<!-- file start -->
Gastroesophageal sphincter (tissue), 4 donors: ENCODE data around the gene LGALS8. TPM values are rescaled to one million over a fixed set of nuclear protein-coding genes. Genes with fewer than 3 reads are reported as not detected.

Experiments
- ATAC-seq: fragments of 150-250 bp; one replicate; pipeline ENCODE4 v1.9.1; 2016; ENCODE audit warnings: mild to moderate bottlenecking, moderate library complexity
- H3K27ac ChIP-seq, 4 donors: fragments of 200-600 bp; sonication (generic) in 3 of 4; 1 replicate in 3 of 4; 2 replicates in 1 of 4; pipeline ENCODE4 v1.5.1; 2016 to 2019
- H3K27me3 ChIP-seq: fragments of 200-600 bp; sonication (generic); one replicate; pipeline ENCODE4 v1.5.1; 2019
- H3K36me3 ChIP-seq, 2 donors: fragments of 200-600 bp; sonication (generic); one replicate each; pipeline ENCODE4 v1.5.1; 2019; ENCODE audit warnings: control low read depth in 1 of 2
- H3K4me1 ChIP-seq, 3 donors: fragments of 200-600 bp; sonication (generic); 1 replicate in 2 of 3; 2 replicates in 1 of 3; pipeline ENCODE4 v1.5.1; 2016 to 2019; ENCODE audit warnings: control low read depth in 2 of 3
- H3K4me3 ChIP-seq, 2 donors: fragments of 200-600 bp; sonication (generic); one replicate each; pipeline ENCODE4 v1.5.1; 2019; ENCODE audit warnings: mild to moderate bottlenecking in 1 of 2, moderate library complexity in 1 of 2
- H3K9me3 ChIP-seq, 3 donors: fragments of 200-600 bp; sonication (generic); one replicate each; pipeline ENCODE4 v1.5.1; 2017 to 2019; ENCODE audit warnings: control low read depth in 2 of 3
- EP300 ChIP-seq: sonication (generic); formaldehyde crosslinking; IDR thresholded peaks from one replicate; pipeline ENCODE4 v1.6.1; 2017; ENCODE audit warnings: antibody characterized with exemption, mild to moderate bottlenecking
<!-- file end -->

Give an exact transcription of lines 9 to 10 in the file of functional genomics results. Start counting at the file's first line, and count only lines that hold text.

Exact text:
- H3K9me3 ChIP-seq, 3 donors: fragments of 200-600 bp; sonication (generic); one replicate each; pipeline ENCODE4 v1.5.1; 2017 to 2019; ENCODE audit warnings: control low read depth in 2 of 3
- EP300 ChIP-seq: sonication (generic); formaldehyde crosslinking; IDR thresholded peaks from one replicate; pipeline ENCODE4 v1.6.1; 2017; ENCODE audit warnings: antibody characterized with exemption, mild to moderate bottlenecking